17978521 


Title: The Book of Lost Things (Mister Max, Book I)
Author: Cynthia Voigt; read by Paul Boehmer
Publisher: Listening Library, 2013. Original Alfred A. Knopf, 2013, 374 pages.
Source: Library (digital resources)

Publisher's Summary:  
Max Starling's theatrical father likes to say that at twelve a boy is independent. He also likes to boast (about his acting skills, his wife's acting skills, a fortune only his family knows is metaphorical), but more than anything he likes to have adventures. Max Starling's equally theatrical mother is not a boaster but she enjoys a good adventure as much as her husband. When these two disappear, what can sort-of-theatrical Max and his not-at-all theatrical grandmother do? They have to wait to find out something, anything, and to worry, and, in Max's case, to figure out how to earn a living at the same time as he maintains his independence. This is the first of three books, all featuring the mysterious Mister Max.

My Review:  
This was a fun story. Though Max faces some serious issues, the book never loses sight of its essentially humorous nature, with characters a little bit over the top and situations that will make you smile even as they keep you reading to see how he'll solve this one. (As a matter of fact, in many ways Voigt has captured pretty much the tone I aim for in The Ninja Librarian, both with the humorous touch and the focus on solving problems). Max is a great character--he has more resources than your average 12-year-old but a realistic set of issues and concerns as well. 

The setting of the story is deliberately left a little vague (again, reminds me a bit of Skunk Corners!), which  overall works very well. I was occasionally a bit frustrated by my tendency to want to know everything, as well as just a bit of desire to sort out what kinds of help and perils he might face. (For those who want to know, it's a 1900-ish setting, though which side of the the Atlantic or what city I couldn't say--quite possibly a port on one of the Great Lakes, but that's not really the point). It feels  like it takes place outside of time and space.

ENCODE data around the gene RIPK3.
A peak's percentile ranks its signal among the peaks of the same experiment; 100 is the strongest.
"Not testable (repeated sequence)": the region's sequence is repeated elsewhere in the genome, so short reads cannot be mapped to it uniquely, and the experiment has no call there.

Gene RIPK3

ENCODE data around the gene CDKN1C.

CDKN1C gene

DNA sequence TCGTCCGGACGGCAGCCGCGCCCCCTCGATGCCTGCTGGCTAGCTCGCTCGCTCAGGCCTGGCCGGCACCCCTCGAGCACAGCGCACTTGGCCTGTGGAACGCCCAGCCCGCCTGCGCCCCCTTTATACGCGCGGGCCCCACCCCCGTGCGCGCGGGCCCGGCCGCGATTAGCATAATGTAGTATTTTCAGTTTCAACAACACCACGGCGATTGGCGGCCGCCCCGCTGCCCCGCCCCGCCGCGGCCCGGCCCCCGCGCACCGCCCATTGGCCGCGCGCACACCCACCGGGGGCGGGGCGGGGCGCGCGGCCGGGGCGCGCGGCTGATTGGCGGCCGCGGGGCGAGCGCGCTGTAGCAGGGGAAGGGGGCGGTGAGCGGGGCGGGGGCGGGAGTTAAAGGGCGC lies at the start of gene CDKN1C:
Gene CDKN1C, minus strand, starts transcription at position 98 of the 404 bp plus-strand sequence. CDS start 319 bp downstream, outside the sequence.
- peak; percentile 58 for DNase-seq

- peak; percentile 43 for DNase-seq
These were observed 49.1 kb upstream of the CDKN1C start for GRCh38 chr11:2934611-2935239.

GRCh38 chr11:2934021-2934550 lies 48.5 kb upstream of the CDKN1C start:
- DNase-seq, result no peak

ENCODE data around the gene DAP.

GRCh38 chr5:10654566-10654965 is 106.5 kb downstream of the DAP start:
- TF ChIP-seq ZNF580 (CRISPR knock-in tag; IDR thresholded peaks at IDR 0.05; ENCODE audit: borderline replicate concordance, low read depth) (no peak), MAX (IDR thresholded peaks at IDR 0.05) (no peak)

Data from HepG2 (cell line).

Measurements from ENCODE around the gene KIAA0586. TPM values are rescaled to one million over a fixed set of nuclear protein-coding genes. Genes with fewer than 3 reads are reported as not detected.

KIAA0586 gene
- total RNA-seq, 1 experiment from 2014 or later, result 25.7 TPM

This is the first of a series, and while Max solves most of the problems he encounters, the big problem is only partially addressed, not solved, leaving us poised to leap into Book Two, which I fully intend to do.

The audio narration was excellent. I had no trouble following everything, and characters were nicely distinguished. I can recommend the audio version though may look for the next one in print just to see if I missed anything.

Recommendation:
The writing level is upper elem to middle school, but the content is fine for all ages. I think this would make a great read-aloud for kids from about 7 up, with independent readers from 9 or so able to handle it fine.

Full Disclosure: I checked The Book of Lost Things out of my library, and received nothing from the writer or publisher in exchange for my honest review.  The opinions expressed are my own and those of no one else.  I am disclosing this in accordance with the Federal Trade Commission's 16 CFR, Part 255: "Guides Concerning the Use of Endorsements and Testimonials in Advertising."